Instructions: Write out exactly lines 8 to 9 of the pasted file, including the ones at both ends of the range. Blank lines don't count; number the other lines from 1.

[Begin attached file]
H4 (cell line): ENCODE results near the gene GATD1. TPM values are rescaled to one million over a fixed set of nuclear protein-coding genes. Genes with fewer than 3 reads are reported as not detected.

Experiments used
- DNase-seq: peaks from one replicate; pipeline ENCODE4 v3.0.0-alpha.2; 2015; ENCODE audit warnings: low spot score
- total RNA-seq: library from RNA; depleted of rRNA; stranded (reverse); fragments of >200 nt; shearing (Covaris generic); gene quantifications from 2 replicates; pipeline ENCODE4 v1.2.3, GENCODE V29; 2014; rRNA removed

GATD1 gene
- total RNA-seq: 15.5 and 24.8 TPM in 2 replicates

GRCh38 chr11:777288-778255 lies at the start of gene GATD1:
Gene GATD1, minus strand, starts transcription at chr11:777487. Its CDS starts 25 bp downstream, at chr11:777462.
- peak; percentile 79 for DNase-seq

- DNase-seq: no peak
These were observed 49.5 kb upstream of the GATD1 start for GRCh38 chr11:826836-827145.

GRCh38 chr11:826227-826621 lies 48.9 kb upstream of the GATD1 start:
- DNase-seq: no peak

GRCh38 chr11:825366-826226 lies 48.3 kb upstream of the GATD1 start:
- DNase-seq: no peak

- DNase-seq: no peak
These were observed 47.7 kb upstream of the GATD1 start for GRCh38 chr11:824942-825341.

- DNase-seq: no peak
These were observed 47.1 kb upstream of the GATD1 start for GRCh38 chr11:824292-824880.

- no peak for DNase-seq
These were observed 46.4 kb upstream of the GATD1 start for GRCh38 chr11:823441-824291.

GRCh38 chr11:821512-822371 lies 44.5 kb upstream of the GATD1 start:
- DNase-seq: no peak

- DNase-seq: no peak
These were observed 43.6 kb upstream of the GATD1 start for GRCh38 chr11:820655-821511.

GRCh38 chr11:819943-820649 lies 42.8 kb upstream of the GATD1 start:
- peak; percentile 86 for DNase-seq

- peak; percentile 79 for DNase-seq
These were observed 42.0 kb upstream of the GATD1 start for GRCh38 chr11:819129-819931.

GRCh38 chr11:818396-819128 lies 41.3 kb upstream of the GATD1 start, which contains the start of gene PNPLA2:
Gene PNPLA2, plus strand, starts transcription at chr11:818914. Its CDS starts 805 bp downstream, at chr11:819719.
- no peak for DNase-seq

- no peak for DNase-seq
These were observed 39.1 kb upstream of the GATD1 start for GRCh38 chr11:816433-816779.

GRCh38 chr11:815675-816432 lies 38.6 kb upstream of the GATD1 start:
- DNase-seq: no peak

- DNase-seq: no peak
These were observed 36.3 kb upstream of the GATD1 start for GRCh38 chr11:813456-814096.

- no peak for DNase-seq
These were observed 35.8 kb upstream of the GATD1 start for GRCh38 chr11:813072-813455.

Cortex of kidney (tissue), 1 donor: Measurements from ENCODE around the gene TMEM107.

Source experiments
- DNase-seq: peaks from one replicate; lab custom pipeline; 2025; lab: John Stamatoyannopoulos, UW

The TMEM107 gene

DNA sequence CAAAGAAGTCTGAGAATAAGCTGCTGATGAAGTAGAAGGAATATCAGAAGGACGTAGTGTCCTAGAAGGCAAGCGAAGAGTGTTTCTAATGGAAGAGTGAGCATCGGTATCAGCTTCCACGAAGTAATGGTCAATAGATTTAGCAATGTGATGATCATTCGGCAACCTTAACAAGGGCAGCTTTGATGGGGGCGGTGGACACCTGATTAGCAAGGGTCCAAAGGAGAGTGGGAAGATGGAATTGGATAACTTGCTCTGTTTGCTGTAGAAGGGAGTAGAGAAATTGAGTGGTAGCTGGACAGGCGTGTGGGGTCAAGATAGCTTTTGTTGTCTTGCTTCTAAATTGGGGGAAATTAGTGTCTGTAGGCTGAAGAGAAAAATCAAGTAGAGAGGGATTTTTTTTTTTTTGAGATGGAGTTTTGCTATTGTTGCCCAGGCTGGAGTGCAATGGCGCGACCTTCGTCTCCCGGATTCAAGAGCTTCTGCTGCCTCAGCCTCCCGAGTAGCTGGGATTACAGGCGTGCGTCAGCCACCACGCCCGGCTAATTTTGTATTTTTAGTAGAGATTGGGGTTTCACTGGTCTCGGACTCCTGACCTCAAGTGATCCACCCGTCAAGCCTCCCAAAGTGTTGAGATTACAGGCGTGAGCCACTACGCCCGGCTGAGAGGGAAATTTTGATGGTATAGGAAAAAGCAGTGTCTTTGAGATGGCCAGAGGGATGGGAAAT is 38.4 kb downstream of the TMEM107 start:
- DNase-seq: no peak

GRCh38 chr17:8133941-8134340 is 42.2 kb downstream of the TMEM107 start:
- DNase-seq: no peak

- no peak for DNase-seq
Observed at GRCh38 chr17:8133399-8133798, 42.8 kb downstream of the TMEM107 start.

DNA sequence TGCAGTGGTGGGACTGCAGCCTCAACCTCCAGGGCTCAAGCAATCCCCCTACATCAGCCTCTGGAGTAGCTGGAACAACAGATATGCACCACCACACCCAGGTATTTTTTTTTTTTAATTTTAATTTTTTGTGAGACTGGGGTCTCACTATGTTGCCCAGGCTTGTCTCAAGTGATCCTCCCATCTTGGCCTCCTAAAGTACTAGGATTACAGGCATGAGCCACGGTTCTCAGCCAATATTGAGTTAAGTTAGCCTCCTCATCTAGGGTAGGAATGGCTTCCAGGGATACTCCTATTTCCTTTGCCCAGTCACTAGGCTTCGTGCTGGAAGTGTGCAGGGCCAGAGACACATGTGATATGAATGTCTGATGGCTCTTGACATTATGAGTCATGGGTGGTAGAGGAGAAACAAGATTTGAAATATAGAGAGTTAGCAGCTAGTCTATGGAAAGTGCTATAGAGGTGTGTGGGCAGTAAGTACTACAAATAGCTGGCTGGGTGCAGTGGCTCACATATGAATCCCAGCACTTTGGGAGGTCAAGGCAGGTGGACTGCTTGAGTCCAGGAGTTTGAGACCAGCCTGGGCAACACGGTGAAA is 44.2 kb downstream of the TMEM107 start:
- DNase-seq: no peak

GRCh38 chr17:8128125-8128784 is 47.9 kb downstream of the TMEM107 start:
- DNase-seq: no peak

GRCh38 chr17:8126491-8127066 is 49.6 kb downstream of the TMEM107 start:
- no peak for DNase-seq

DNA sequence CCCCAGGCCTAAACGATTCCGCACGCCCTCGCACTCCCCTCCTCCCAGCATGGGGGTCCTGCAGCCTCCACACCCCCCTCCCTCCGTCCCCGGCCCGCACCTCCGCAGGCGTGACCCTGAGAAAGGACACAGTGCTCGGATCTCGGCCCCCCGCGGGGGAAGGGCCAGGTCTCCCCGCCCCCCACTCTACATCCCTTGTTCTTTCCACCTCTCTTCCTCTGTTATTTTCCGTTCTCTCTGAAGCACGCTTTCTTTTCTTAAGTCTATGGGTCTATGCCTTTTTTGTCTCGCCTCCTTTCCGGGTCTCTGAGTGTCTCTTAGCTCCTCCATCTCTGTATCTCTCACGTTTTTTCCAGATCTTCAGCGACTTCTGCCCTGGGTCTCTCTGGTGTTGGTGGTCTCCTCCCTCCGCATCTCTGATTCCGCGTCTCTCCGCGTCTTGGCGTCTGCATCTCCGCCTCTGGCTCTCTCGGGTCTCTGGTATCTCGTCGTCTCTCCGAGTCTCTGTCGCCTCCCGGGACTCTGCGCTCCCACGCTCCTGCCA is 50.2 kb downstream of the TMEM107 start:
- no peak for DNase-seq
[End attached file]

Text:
Gene GATD1, minus strand, starts transcription at chr11:777487. Its CDS starts 25 bp downstream, at chr11:777462.
- peak; percentile 79 for DNase-seq